By Louis Young.
Even though the manner of their 3-3 draw with Benfica, after going 3-1 ahead and a man advantage, was be disappointing, Rangers continue to show progress under Steven Gerrard.
Scottish sides have generally had a torrid time against the 37-time Portuguese league winners, who have won all six of their matches against Scottish opponents.
Benfica have impressed in the Europa League this season, defeating Lech Poznan 4-2 and Standard Liege 3-0, with great performances from Pizzi and Darwin Nunez.
Rangers also started the group with a 100% record. Including qualifiers, they had won every match in the competition this season, with an impressive aggregate score of 11-0 across five games.
Under Gerrard, Rangers have enjoyed steady but noticeable progress. The club he joined two years ago lacked a defined tactical identity, and he’s improved the side exponentially — domestically and in Europe.
Rangers have an incredible defensive record this season, conceding just three goals in 13 games (0.23 per game). Great performances from Connor Goldson, James Tavernier and Borna Barisic in particular, have contributed to that.
Before the game had even begun, it was clear that Gerrard wanted a controlled midfield display. Steven Davis and Glen Kamara came back into starting eleven after missing out the Kilmarnock match four days earlier.
Benfica started well. They gave Rangers no time to settle before taking a 1-0 lead. Filip Helander failed to clear and Rafa Silva’s pass across goal was put into his own net by Goldson.
After that hectic start to the game, both sides’ tactics became more defined. Gerrard’s narrow 4-3-3 has been a mainstay of his side, particularly in Europe, while Benfica began with a fairly fluid 4-4-1-1.
Jorge Jesus’ side looked to isolate Rangers’ centre backs in a two-man press. This was a clear tactical adjustment as Benfica usually play a 4-3-3.
The game was just 18 minutes old when Davis’ long pass through the middle found Ryan Kent, Nicolas Otamendi brought him down and was shown the red card, turning the game on its head. Prior to this, Benfica had made Rangers look uncomfortable, especially when they were playing out from the back.
Jesus brought off Pizzi who had been playing the number 10 role in the 4-2-3-1, replacing him with club captain, Jardel.
After the red card, Rangers completely changed the game. Davis’ incisive through ball on the right found Tavernier and, similar to Benfica’s goal, was turned in for an own goal by Diego Goncalves.
Two minutes later, Rangers scored their second through Glen Kamara, who took his time after receiving the ball from Morelos, considered the pass, but instead side-footed the ball past Benfica goalkeeper Odysseas Vlachodimos.
From the Kamara goal through to half time the game followed a particular pattern. Rangers found it easy to play around Benfica’s 4-4-1 press, and after half time, Rangers found it even easier to dictate the tempo of the game.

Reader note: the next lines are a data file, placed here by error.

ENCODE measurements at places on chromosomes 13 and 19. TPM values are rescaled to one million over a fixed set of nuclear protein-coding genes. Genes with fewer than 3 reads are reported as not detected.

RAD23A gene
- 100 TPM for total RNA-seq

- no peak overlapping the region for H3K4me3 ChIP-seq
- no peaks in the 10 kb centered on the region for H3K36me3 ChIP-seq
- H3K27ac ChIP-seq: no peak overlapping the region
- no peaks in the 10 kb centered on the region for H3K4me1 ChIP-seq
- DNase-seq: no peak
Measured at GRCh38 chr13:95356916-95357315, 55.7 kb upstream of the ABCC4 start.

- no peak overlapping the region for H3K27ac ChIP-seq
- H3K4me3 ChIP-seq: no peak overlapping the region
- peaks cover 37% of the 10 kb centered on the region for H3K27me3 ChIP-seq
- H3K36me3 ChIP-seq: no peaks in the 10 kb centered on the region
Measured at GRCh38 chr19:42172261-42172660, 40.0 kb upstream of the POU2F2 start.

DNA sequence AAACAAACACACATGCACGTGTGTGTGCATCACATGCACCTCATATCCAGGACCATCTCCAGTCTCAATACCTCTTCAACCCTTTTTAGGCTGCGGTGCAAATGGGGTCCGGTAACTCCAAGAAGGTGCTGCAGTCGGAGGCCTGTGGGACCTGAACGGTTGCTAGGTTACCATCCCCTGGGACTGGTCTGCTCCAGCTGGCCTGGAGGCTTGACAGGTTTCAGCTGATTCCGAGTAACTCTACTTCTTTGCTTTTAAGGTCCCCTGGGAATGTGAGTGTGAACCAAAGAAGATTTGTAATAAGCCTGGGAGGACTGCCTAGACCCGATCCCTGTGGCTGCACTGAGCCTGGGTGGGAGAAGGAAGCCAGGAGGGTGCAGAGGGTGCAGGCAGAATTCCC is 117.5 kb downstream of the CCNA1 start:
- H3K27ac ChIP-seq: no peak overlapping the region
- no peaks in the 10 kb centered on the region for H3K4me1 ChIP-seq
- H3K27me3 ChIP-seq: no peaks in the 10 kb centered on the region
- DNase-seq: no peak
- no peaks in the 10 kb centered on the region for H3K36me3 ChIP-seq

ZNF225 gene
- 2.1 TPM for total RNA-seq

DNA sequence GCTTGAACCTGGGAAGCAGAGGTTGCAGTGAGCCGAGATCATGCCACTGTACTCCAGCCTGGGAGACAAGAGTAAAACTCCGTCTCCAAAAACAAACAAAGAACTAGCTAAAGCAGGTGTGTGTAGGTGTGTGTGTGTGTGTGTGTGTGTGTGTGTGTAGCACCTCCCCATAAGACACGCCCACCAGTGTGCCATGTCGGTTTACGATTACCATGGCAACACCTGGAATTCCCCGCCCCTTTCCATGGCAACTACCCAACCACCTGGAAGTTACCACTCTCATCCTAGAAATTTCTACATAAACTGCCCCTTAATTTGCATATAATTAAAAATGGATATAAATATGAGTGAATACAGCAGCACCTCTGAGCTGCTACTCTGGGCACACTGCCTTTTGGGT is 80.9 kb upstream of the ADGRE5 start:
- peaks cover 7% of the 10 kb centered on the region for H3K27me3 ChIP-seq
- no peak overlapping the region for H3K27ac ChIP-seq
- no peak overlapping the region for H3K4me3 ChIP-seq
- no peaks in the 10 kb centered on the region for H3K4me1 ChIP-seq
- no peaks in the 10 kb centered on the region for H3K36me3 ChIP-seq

Their already narrow 4-3-3 facilitated neat build-up play, and five minutes into the second half, they scored their third with Morelos breaking Ally McCoist’s European scoring record with a tap in from another Tavernier cross.
Rangers continued to create chances and dictate the tempo. Kent had their best chance, hitting the post, and at this stage, Jorge Jesus will have simply been pleased that his side didn’t concede more.
They then went one further than that and found a way back into the game with a second goal that was, once again, the result of defensive errors from Rangers.
Helander failed to control the ball after intercepting a pass, Nunez rounded Allan McGregor before passing to Rafa Silva who tapped home.
The last ten minutes felt like a test of game management for Rangers and Gerrard. It was a test of mentality as well as skill. It was a fairly good period of the game for Rangers — they successfully slowed the pace down, kept the ball, and made Benfica work very hard.
It wasn’t until the first minute of the two added on that Benfica found their equaliser. Nunez finishing past McGregor after a brilliant pass through Goldson and Helander by Luca Waldschmidt.
Going into the game, no Rangers fan would have been disappointed with a point away to Benfica, but the manner of the point was frustrating.
Rangers were too profligate in the second half and should have scored a fourth during those long spells of control. At the same time, they should not have expected to concede those two goals with a man advantage, especially considering their lack of goals conceded this season prior to this game.
One statistic underlined Rangers control of the game for the most part. Seven players managed over 90% pass success in the game, which is impressive considering they were away from home to a team that is, on paper, much better opposition.
Despite the late Benfica goals, this result is still a sign of progress, especially when considering the following questions:
Could Rangers have got this result in the manner they did, by controlling the game and scoring three goals, one or two seasons ago?
What level is this Benfica side capable of competing at?
And lastly, the most important question for Rangers fans and an even bigger question of progress, could any other Scottish team have controlled the game and get a result like this against a side of the quality of Benfica?